To pigeon rescuers, release doves are bred into a world of cruelty. When they see white doves, they think of captivity rather than freedom. “There was a cancer-treatment center advertising on TV about doing dove release in celebration of remission and recovery,” one rescuer in the Palomacy Facebook group noted in a lively October 30 post I made asking about the white dove industry. “I thought of the irony, since many released doves are basically released into their own death.”
Each dove release involves a ritual within a ritual. On the day I meet Witt, he is on his way to Milltown, New Jersey, for a street naming for a six-year-old girl, Ariella Hopkins, who passed away in 2014 after a sudden illness. In the car over there, Witt talks about his other interests with as much zeal as he talks about his professional life with pigeons: He makes wine and beer; he’s a champion billiards player. He talks so much that he doesn’t realize he missed his exit until we’re nine miles out of the way.
Also in the car is Angelee, Witt’s 14-year-old granddaughter, who accompanies him to every dove release she can and will be the one to actually release the doves on this sunny but brisk Saturday. (Kaila, the namesake of Witt’s dove company, is his other granddaughter.) Angelee has been doing this for two years, becoming more serious about it once she moved from New York City to New Jersey. “I saw the smile on people’s faces, and I wanted to do it,” she says, wearing a black polo with white dove embroidery, same as her grandfather.
Then there was the bride who wanted the birds to deliver her wedding invitations door-to-door. “It doesn’t work that way.”
Even now, each dove release holds emotional weight for the elder Witt. “So many things are racing inside my head right now,” he says as he drives to the event. The behavior of the birds is often less predictable than dove releasers hope, and there’s always the possibility of the wind or other unexpected factors confusing the birds on their way home. The humans involved can prove difficult as well. One bride, Witt remembers, expected Cinderella-levels of avian obedience. “She wanted my birds to hold up the train of her dress,” he says, laughing. “I said, ‘This isn’t Disney World, that’s cartoons.’ ” Then there was the bride who wanted the birds to deliver her wedding invitations door-to-door. “It doesn’t work that way,” he adds.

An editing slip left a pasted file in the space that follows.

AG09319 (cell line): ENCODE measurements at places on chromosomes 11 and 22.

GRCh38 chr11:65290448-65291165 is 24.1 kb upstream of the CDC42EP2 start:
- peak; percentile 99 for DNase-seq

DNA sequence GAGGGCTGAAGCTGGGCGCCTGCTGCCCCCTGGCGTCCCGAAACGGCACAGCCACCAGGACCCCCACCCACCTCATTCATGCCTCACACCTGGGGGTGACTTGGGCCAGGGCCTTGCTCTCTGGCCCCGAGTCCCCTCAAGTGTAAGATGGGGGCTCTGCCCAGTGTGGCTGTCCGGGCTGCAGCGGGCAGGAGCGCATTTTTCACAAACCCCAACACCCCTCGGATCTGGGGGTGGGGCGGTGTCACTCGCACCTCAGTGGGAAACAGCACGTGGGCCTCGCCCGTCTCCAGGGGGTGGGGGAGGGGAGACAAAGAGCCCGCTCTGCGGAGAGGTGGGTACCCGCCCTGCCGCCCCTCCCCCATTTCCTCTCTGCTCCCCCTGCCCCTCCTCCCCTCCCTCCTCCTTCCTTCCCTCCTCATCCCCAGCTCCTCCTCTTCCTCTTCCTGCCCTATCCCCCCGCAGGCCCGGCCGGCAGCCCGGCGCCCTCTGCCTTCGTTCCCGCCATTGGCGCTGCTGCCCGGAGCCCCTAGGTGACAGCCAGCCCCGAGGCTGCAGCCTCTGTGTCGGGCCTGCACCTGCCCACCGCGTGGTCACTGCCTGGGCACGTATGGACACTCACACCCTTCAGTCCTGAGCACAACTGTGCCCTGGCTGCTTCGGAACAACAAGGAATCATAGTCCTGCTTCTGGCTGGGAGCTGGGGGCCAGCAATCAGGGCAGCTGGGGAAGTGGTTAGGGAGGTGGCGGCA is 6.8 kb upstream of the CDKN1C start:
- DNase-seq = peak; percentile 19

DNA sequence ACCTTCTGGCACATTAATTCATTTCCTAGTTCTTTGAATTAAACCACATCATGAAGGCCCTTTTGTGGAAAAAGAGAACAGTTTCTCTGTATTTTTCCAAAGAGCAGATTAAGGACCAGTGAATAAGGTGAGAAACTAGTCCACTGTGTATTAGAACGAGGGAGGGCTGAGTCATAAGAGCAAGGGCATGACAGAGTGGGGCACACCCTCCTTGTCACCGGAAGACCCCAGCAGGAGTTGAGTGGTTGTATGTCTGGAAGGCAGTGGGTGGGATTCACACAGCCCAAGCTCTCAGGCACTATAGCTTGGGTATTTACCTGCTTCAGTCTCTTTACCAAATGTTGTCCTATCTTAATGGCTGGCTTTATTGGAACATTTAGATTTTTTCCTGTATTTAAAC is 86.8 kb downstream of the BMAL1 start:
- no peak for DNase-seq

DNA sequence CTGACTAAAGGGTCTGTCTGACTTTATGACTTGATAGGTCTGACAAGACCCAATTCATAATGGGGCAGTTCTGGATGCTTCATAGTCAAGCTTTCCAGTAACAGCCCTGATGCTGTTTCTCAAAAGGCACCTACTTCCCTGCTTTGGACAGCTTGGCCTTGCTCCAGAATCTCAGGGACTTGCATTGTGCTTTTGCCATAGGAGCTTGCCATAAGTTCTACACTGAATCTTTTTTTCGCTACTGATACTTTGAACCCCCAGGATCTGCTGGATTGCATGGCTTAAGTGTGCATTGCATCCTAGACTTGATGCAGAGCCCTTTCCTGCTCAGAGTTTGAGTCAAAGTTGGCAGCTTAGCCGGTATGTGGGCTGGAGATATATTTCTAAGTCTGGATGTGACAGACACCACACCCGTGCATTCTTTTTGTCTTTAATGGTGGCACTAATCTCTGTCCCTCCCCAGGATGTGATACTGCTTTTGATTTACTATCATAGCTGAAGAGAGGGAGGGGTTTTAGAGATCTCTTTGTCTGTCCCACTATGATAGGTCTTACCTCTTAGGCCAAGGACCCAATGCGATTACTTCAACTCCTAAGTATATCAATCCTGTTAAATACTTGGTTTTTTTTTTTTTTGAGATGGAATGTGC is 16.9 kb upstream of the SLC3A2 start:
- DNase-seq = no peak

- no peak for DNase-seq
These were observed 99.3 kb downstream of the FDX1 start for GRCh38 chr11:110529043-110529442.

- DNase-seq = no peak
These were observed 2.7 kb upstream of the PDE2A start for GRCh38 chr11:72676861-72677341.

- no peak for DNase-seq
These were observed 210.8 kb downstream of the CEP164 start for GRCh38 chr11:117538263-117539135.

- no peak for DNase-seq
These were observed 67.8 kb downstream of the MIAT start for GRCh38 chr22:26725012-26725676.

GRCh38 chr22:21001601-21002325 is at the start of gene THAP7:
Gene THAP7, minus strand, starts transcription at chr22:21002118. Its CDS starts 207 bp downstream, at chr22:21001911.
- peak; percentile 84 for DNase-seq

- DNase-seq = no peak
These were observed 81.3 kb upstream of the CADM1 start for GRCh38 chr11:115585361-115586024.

We park the car and meet Ariella’s father, who says that he feels a strong connection to Witt despite knowing him for only a few weeks. It’s a picture-perfect small-town event, with children spinning each other in circles on the Ariella Hopkins Playground equipment. The doves are the finale of the ceremony, to be released when Ariella’s street sign is unveiled, and Witt tells me that he, Angelee, and Ariella’s parents will all be opening the hatch of the pigeon cage together.
Witt values the human relationships he cultivates through his job, and he gets deeply affected by each person’s reasons for needing the doves. “The 9/11 things were brutal, especially during that year.” He gets emotional talking about a release he did for a nine-year-old boy named David, who passed away from lymphoma in 2005. Years earlier, Witt had released doves at David’s parents’ wedding. Witt says that, to him, the doves “mean purity, spirituality—they symbolize love.” They bring him a sense of calm. During funerals, he always recites a small paragraph: “The release of a dove symbolizes love and peace. Just as these doves will now soar home to family, safety, love, and peace, so do God’s children soar home to heaven.” As he gets ready to release the birds for Ariella, a more prosaic concern emerges. “It’s a bit windier than I would like,” Witt says.
A few years ago, a raccoon clawed its way inside Witt’s loft and killed five birds, the most he’s ever lost at one time. It was a grisly scene that greatly affected him. “Another guy would just throw them away like you’d throw a chicken away,” his wife notes. But not Witt. “We had a ceremony,” he told me, showing me the small gravestone in his backyard memorializing the event. “Five white doves flew to Heaven to meet God above,” reads the inscription, with the identification number of each bird written underneath. When you consider the life of the birds, which was spent making death into a show, the tribute seems markedly understated. No white doves were released.
Driving back to his house after the street-naming ceremony, Witt spots his flock flying back. “They might beat us,” he says, looking toward the sky. Watching the doves fly away, you get the feeling that they’re soaring endlessly toward the unknown. “My heart breaks for the wild pigeons that are out,” Witt says. “I can’t feed them, because it would draw out hawks. Those are all pigeons, and they have nowhere to go.” His wife tries to comfort him. “But hon, God gave them a world to live in. They have somewhere to go.”